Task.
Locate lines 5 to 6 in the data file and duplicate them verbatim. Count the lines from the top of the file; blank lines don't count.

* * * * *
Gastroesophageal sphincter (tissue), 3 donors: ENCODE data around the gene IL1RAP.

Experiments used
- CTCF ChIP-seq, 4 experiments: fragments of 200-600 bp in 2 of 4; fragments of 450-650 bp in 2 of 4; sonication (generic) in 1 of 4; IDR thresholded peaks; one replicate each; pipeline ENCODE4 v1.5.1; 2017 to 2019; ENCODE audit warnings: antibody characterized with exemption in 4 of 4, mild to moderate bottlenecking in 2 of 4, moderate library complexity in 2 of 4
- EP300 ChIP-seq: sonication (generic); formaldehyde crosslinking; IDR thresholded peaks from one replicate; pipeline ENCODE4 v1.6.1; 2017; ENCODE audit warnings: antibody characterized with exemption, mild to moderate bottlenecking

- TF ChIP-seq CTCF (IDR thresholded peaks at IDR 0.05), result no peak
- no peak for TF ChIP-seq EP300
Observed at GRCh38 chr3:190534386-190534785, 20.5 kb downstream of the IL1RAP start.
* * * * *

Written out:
- TF ChIP-seq CTCF (IDR thresholded peaks at IDR 0.05), result no peak
- no peak for TF ChIP-seq EP300